I think that if you speak a little more slowly, then the other person will do the same. If you understand some Spanish, then ask others to speak a little slower. If you can get the pronunciation correct, Spanish will reply in Spanish. If not, they may reply in English as they pick up the way we pronounce words. It is as simple as "vino", sounds more like Beano, not Vino, and ensuring the gender matches, especially the ones that do not follow the general rule. Keeping sentences simple helps, rather than trying to complicate a sentence. Any effort you make is appreciated. Don't be afraid to make mistakes - in fact it can be fun. Practice makes perfect. Missing out words is a common mistake when learning any language. "Quiero comer mis amigos" instead of "Quiero comer CON mis amigos, makes me laugh, Do you want to eat your friends, or eat WITH them?

Not (really) the only Brit in the village said:
03 June 2017 @ 16:29

I agree totally with Jo, it's sometimes difficult to pick up peoples words and then have to compute both theirs and yours.

johnzx said:
04 June 2017 @ 10:42

I started learning Spanish, for real as opposed to ‘playing at it,’ about 20 years ago. My incentive was that I was looking for a girlfriend. Having Spanish meant I was likely to meet many more potentials.

Having attended classes for a few months, during which time I devoted practically all day to studying, I joined the library and took out Spanish books from the children’s section. So easier to understand. I progressed to the adult section were I found reading authors who had published in English were easier to understand in the Spanish version, Julies Verne, Agatha Christie, CP James were on my favourites list.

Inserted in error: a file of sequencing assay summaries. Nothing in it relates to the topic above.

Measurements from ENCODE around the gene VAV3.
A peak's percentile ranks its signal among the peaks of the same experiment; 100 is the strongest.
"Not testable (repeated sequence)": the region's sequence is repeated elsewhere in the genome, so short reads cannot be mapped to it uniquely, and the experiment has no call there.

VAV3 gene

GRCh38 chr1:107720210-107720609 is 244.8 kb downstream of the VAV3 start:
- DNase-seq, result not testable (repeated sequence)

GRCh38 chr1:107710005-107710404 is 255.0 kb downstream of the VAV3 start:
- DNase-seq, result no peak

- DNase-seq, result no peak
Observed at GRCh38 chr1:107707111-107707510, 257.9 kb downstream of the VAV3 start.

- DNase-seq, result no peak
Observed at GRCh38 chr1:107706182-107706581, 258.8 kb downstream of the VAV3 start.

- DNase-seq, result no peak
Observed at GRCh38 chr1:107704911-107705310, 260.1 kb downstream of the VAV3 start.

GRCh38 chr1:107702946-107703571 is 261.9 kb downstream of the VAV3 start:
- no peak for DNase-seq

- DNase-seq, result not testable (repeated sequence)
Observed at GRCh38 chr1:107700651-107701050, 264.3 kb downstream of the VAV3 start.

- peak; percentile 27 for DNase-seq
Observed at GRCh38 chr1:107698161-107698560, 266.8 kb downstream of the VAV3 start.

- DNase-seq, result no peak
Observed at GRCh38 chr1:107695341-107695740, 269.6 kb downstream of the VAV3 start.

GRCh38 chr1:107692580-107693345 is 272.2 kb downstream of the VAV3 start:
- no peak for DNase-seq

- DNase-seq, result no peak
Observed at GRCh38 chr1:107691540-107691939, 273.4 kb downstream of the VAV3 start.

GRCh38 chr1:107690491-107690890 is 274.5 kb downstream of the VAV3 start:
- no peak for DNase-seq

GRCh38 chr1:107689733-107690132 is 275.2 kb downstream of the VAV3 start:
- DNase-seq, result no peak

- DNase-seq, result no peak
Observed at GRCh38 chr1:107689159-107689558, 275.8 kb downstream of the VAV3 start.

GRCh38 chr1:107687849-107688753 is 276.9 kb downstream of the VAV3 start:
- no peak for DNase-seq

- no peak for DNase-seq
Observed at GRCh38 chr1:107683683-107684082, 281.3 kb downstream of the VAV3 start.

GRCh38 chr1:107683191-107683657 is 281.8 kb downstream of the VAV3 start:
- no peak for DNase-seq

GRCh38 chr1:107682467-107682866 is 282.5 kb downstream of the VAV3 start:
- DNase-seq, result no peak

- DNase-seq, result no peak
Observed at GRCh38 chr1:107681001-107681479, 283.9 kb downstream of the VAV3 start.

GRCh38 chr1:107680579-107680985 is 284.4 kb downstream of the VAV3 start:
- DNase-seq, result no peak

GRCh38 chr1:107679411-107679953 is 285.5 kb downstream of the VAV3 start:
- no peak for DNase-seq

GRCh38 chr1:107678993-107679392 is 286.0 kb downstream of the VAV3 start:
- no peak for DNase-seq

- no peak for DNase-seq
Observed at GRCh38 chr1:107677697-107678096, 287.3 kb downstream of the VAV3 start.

When I spoke to Spaniards who replied in English I said (in Spanish) “You do not speak Spanish ?” I said I was from Russia and did not understand English. That meant I got plenty of Spanish practice.

Not long after starting to learn I created a team of volunteer translators to help non Spanish callers at my nearby National Police station. I recruited initially from my Spanish class. In a few months I had been asked by the Police Chiefs (Comisarios) of 4 other police stations to create teams for them too.

Working at the police stations meant I was head first into the deep-end so had to just plough on.

That was 20 years ago. I am still a volunteer with the National Police although I relinquished running the four other teams after 10 years (when I married a non-Spanish speaking Filipina).

I find in general I get a much better response from officialdom not having to ask them if they speak English.

So good luck to those who make a serious attempt to learn.

PS The question of how well people speak is almost impossible to answer except for ‘fluent’ and ‘none.’ I quite often have people come to the police station who say they can get by without my help but then often find they cannot,

mac75 said:
04 June 2017 @ 19:56

Thank you all for taking the time to do the poll and I will take into considerations your suggestions for the next re-run!

Maybe this will help clarify :

I would describe 'fluent' as having no difficulty discussing any topic that you could discuss in your mother tongue. The odd grammatical mistake may happen, even as it does when using your mother tongue. We all make grammatical errors everyday without realising it most of the time, but they normally go unnoticed. You would also have a very good control of phonological features of the language.

"Having a decent conversation" is basically being able to talk about most topics that you would in your mother tongue but you may be occasionally limited by vocabulary or grammar but most certainly able to communicate with a good degree of fluency although with some degree of hesitation.You would also have a good control of phonological features of the language.

"Enough to get by and be undestood" would fall short of being able to produce well constructed and extended discourse, but you would be able to communicate and be understood. But your vocabulary is limited as would be your phonological control of the language.

The rest are self explanatory I think...

Thanks again!

Anne Stevens said:
06 June 2017 @ 03:45

One person from Iceland made a comment about pubs in England being smoky. Smoking has not been allowed in pubs in England for a few years now.

onlooker said:
07 June 2017 @ 11:26

It is not only the costa brits. Some of the Spanish villages have cliques of ex-pats who speak no Spanish and who just meet up every day and drink. They think this is living the dream.